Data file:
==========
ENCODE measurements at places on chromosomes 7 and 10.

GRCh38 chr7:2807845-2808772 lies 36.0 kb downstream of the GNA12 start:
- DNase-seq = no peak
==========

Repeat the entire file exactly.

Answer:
ENCODE measurements at places on chromosomes 7 and 10.

GRCh38 chr7:2807845-2808772 lies 36.0 kb downstream of the GNA12 start:
- DNase-seq = no peak